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Feet, meet floor.

Low-back pain during pregnancy is a pretty common complaint. And it’s no surprise: Your growing baby bump adds extra weight (that your back must support and shifts your center of gravity, screwing with your posture. But for some expectant birthing parents, the aches and pains also linger a little lower in the tailbone (read: in the rear).

Your tailbone, or coccyx, sits right above your butt and behind your uterus—aka, your womb. It’s also connected to your pelvic floor muscles. When you’re pregnant, this area goes through a lot of changes (more on this later), making it a hot spot for potential pain. In fact, approximately one third of pregnant people get tailbone pain, also known as coccydynia, according to UT Southwestern Medical Center. Though it usually goes away once you deliver your baby, tailbone pain after giving birth, and throughout postpartum, is possible.

Here, learn more about your tailbone and pelvic floor in pregnancy, how long tailbone pain lasts, and postpartum care tips to relieve this (literal) pain in the butt.

What causes tailbone pain after birth?

“The pelvis goes through a lot” during pregnancy and childbirth, says Christine Greves, MD, an OB/GYN at Orlando Health Women’s Institute Center of Obstetrics and Gynecology in Florida. “From the bones, to the muscles, to the vagina, to the ligaments,” all these changes can coccyx pain after birth, Dr. Greves says. Some more specific examples include:

Looser ligaments

In the third trimester, your body releases hormones that soften the spot between your tailbone and sacrum—the part of your pelvis above your tailbone, according to the Cleveland Clinic. This makes the tailbone more flexible so it can move (to give your baby room to grow and enough space to pass through during birth). Problem is, the muscles and ligaments around your tailbone may grow a little too loose, Dr. Greves says. When this happens, they can no longer properly support the tailbone, which may cause muscle tension and pain.

Tight pelvic floor

To compensate for loose pelvic ligaments, your pelvic floor muscles—the basket of muscles that sit at the bottom of your pelvis—can contract to stabilize your body, according to UT Southwestern Medical Center. Thing is, your pelvic floor muscles are also connected to your tailbone, so if they become tight, it can cause pain in this area.

Extra weight

During a healthy pregnancy, you gain weight as your baby grows. But these extra pounds can put pressure on your tailbone and make it lean backwards, according to the Cleveland Clinic. Plus, your bigger belly alters your center of balance and shifts your posture, which can both add strain on the tailbone, per UT Southwestern Medical Center.

Tailbone injury during birth

While uncommon, it is possible to have a bruised or broken tailbone after birth, from the delivery itself. Pressure on your tailbone during birth (from the baby passing through the birth canal) is typically the cause.

Other causes of pregnancy and postpartum tailbone pain can include the following, according to the Cleveland Clinic and UT Southwestern Medical Center:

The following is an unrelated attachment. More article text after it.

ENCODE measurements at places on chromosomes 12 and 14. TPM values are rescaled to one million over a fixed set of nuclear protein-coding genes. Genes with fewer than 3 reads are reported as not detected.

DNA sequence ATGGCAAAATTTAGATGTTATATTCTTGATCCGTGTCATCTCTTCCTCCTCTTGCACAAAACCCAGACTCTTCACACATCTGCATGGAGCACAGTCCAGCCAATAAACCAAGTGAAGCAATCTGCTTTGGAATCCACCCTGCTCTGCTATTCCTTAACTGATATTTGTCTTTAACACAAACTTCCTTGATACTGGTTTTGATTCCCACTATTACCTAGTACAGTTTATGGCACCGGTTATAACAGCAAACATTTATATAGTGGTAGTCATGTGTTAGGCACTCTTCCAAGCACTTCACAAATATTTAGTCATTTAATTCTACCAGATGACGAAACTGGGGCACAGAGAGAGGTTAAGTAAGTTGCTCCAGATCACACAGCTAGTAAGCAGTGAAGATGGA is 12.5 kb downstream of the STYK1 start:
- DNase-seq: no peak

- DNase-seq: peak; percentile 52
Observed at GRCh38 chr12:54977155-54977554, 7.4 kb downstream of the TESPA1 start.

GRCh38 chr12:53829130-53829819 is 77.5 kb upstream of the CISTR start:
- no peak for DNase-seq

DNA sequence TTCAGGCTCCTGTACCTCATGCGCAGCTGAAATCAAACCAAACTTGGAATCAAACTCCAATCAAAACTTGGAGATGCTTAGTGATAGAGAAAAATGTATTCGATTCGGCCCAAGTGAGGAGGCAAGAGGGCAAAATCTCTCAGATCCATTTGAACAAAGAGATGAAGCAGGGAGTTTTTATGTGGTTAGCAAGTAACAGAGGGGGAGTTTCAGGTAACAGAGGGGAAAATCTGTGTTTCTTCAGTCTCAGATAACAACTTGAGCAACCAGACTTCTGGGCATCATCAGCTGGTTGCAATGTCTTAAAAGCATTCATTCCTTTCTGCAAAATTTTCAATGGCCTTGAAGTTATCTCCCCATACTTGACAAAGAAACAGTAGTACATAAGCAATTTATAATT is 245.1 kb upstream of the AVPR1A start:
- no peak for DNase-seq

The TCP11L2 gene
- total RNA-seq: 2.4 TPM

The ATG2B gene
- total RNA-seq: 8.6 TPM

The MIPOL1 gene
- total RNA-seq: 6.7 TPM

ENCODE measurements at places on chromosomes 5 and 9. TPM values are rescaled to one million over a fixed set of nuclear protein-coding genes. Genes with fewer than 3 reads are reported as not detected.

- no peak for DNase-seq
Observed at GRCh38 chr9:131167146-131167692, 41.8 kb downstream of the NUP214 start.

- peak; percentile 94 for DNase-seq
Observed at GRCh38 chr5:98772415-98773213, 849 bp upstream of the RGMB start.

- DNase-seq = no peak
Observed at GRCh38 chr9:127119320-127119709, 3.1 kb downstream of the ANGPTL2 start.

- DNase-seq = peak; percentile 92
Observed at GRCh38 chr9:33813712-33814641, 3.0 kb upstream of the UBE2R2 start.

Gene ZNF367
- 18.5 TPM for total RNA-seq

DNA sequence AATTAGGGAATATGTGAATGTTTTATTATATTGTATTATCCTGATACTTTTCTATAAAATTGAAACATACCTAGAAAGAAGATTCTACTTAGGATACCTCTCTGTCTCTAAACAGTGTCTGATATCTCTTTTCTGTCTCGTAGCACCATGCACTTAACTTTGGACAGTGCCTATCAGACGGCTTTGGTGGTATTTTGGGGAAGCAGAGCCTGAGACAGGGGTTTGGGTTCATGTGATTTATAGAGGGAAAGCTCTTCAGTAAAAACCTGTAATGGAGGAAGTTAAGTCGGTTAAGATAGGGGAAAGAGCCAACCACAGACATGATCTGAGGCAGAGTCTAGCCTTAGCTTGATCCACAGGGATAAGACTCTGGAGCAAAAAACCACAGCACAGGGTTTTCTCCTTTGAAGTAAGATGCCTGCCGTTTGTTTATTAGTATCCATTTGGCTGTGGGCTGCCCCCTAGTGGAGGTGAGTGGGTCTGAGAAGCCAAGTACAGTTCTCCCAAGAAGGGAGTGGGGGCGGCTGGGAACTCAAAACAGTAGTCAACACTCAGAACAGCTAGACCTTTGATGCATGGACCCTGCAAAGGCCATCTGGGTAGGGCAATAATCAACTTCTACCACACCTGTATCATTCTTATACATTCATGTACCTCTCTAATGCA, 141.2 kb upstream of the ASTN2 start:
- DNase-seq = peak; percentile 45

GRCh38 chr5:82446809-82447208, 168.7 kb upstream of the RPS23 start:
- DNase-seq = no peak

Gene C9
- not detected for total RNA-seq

• Prolonged sitting: With swollen feet and ankles, you may find yourself taking a load off a lot more during pregnancy, especially towards the end. But sitting for long stretches can put excess pressure on your tailbone.
  • Constipation: Thanks to pregnancy (and postpartum) hormones, you might be a bit backed up in the bathroom department. Unfortunately, constipation can play a part in tailbone pain.
  • Not getting enough exercise: Pregnancy fatigue is real, and it might be tough to muster the energy to exercise like you usually do. But lack of physical activity can contribute to tailbone pain.

Can tailbone pain happen after a C-section, too?

“Anything is possible,” Dr. Greves says. Even if you end up having a cesarean, you still have some of the same risk factors for tailbone pain post birth:

  • Your body still releases the same ligament-loosening hormones to prepare your pelvis for a growing baby and a vaginal birth. Your ligaments can stretch too far —and strain your tailbone—even if your little one doesn’t make an exit through your birth canal.
  • Weight gain during pregnancy still puts you at a higher risk for prenatal and postpartum tailbone pain regardless of how you deliver your baby.

On top of this, many people push for a long time before they have a C-section, which can add extra strain on the tailbone and produce pain, Dr. Greves says.

Who’s at risk for tailbone pain after birth?

While pregnancy and postpartum tailbone pain is pretty common, some birthing people are more likely to feel it after birth. Here are a few risk factors, per Dr. Greves:

  • A larger baby: Depending on your body (read: the size and shape of your pelvis), it might be more difficult to deliver a bigger baby vaginally. And this can put more pressure on your tailbone. Plus, a larger little one may mean you’re carrying more weight. As we know, extra weight can contribute to coccyx pain.
  • Prolonged labor: If the baby’s head puts pressure on your tailbone for a long period of time, you’re more prone to get butt pain after delivery.
  • Your baby is “sunny-side up:” This means your baby is positioned head-down in the pelvis but facing up (rather than face-down, which is a more ideal birthing position). When this happens, your baby’s occipital bone (part of the skull) presses against your spine and tailbone, which can produce pressure and pain there.

Other symptoms of tailbone pain after birth

The most common symptom of coccydynia is a dull/achy (or sometimes, sharp/piercing) pain in your tailbone. But there are other signs, too. These include the following, per the Cleveland Clinic:

  • Tailbone pain that worsens when you go from sitting to standing
  • Pain when you poop
  • Pain during sex

Ongoing tailbone pain that’s worse after birth can also come with symptoms like:

  • Back pain
  • Sciatica
  • Sleep disorders
  • Depression
  • Anxiety
A Note

If your tailbone pain becomes severe or chronic, it can affect your quality of life and take a toll on your mental health. If you develop depression or anxiety, it’s important to tell a trusted doctor or mental health professional, who can help you cope with your symptoms.